Throughout my childhood and the bulk of my young adult life, I often heard the phrase, “Don’t do or say anything that brings shame upon the family.” While the use of this phrase was probably intended to have me think about how my words and actions affect others, my childlike ego assumed and internalized this phrase as, “Be perfect or you will be rejected, lonely, and abhorred.” (This was quite extreme, I know—and it is what I thought!)
Consequently, as I grew up in the church, I marveled in wonder when church leaders openly discussed their flaws, especially from the pulpit. I admit that at times, I was taken aghast. I recall once hearing a Catholic deacon share his experience of being a recovering alcoholic in his homily during Mass and asking myself, “How can he be so open? Isn’t he afraid of the judgment and rejection that will surely come? He is a Catholic deacon! How can he be an alcoholic?”
Another time, I remember going to a youth conference and hearing a priest talk about his past as a pornography addict. Again, I was aghast. Wasn’t he ashamed? How and why was he standing there on stage, in front of hundreds, maybe thousands of teenagers, talking about his porn addiction? At the time, the openness and vulnerability of these church leaders were in such contrast to my culture of perfection, I missed their message. But one day, by the grace of God, I heard, and I listened.
This time I was listening to a priest talking about his healing from drug addiction. At the time, I was suffering from an eating disorder. This illness had been with me for so long I wondered if it were possible to heal. I wondered what recovery from an eating disorder meant, what it would look like, and even if I wanted to get better.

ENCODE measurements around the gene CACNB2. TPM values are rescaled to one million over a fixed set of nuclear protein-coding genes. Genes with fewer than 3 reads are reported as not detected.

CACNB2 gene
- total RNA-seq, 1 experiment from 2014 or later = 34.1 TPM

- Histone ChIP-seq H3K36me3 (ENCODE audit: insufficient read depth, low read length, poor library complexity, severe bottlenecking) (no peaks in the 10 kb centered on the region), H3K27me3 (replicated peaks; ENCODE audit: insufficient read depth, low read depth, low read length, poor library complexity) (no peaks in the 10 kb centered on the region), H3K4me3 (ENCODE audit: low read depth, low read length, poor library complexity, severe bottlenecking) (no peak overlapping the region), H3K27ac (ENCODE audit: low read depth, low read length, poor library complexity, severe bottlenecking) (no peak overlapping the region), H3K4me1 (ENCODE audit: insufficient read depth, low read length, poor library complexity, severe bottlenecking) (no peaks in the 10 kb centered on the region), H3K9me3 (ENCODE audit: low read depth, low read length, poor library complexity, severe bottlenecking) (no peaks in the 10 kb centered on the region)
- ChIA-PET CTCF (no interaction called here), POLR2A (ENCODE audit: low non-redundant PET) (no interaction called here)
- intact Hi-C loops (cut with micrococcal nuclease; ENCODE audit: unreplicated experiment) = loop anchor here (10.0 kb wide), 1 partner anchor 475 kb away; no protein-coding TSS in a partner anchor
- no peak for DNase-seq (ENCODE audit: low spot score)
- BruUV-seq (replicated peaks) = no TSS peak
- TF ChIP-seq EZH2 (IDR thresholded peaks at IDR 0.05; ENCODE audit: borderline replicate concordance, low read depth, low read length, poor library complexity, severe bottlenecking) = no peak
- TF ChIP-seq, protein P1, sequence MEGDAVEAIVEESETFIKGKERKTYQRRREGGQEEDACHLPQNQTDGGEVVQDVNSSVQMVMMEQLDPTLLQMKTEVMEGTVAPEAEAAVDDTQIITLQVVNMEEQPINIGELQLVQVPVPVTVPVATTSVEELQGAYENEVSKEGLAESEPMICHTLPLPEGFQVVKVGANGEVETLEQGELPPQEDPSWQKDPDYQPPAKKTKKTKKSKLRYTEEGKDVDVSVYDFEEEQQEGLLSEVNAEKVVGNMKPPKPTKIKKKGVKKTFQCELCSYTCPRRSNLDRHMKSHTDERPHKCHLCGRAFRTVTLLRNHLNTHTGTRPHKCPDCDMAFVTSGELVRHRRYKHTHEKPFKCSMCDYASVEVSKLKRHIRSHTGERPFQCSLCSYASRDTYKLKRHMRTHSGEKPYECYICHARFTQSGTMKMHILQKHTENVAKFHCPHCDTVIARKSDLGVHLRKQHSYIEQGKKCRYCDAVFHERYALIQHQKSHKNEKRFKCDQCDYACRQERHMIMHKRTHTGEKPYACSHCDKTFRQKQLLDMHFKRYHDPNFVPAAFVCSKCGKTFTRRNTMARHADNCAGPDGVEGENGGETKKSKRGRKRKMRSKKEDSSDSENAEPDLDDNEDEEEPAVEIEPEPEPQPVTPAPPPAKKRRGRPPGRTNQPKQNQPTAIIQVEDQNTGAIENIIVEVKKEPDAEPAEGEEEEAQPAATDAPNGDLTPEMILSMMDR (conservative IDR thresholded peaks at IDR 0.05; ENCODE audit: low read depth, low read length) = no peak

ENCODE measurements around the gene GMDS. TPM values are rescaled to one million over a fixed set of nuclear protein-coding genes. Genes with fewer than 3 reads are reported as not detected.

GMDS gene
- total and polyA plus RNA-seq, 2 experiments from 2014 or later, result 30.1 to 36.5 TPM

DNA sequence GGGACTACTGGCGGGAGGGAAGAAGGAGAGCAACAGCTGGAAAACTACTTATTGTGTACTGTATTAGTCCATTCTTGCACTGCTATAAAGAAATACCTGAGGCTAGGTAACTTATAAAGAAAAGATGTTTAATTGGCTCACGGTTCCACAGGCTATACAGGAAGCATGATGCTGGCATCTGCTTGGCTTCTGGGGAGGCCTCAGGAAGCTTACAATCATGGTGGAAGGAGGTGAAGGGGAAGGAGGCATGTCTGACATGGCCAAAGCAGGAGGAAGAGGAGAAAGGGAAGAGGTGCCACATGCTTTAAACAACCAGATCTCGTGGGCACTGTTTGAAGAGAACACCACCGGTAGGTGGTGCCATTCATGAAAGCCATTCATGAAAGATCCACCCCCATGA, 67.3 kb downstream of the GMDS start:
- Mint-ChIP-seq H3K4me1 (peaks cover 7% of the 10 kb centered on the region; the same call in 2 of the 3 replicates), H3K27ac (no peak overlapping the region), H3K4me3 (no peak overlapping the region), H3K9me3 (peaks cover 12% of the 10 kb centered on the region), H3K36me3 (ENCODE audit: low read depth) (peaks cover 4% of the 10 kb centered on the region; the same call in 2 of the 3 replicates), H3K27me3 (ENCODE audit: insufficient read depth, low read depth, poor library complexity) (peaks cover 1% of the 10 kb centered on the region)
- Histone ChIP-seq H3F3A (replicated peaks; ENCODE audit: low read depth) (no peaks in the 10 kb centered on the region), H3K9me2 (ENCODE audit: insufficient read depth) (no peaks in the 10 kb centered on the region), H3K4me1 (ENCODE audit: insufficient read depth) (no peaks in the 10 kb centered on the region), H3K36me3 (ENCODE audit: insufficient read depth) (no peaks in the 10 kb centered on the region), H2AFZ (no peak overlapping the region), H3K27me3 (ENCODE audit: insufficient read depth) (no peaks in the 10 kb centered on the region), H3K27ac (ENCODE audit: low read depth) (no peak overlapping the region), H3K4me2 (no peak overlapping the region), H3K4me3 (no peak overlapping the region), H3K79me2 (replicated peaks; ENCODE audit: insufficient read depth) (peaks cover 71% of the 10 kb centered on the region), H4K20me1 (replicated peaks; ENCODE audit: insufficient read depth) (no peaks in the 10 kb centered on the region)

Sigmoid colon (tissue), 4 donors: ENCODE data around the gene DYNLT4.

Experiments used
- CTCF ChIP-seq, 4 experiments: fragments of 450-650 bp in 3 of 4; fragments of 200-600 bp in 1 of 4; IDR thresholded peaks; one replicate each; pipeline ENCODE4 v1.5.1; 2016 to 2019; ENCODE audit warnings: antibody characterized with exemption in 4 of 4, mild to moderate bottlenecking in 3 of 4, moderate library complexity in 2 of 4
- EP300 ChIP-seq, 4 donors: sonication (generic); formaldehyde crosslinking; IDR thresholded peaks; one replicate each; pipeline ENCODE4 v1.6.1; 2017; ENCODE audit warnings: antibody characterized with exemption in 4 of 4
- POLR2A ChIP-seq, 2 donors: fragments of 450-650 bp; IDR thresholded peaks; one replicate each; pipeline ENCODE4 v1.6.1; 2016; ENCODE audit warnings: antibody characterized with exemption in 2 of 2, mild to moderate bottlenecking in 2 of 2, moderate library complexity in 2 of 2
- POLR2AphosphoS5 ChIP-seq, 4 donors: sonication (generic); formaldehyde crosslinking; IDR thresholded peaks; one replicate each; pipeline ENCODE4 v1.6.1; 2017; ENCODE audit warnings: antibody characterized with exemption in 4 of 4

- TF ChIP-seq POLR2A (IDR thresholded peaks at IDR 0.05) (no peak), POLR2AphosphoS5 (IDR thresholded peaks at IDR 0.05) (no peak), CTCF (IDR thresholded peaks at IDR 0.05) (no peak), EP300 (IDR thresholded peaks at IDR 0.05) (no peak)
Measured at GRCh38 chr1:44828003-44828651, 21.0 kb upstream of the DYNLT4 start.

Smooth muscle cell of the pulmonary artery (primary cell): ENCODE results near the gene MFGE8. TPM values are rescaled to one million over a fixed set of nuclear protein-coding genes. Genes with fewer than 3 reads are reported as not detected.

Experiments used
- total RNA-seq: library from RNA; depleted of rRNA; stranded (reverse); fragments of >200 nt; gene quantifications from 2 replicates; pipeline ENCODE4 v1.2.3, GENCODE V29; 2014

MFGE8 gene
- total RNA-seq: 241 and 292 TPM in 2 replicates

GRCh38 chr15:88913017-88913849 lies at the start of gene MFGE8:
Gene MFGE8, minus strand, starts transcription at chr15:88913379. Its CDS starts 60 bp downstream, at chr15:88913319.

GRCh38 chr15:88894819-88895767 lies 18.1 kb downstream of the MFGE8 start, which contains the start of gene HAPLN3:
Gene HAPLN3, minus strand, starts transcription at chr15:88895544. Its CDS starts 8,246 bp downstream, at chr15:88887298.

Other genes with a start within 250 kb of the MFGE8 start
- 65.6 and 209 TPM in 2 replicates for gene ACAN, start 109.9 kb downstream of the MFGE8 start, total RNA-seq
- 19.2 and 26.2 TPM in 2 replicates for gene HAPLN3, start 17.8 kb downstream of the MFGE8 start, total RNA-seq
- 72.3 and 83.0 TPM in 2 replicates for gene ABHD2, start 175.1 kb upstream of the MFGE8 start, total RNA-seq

As I listened to this priest talk about his healing, I finally got it. I finally understood why church leaders share their testimony and talk about their human flaws. He talked about how his drug addiction had him feeling like he was in a metaphorical graveyard. His addiction had him sick, on death’s doorstep, and alone.
I related to that.
My eating disorder had me feeling like I was in a metaphorical graveyard too. I was sick, possibly on death’s doorstep, and alone.
He described all the horrible, sinful things his drug addiction led him to do. How he neglected his responsibilities and stole from his friends and family.
I related to that too.
Staying in my eating disorder and neglecting my recovery kept me from my responsibilities and prevented me from earning my own living.
When I found myself relating to this priest’s story of drug addiction, I learned I was not alone. And even better, this priest gave me hope and a solution. He boldly proclaimed and emphasized that through the body of Christ, the people of His church, Jesus heals. The priest also emphasized Jesus’ words to the healed Gerasene Demoniac in Mark Chapter 5:20, “Go home to your family and announce to them all that the Lord in his pity has done for you.”
That was it. I finally got it. The reason why church leaders need to share their brutally honest testimony, is because it proclaims Jesus’ message to us that He heals, forgives, and is perfectly merciful. It gives others hope too. Because of this priest and his bold, vulnerable testimony of Jesus healing him from sin and addiction, I not only sought treatment (and continue treatment) for my eating disorder, but I also entered into a renewed relationship with God. I learned that Jesus calls us to Him not because we are perfect, but because he wants to make us perfect.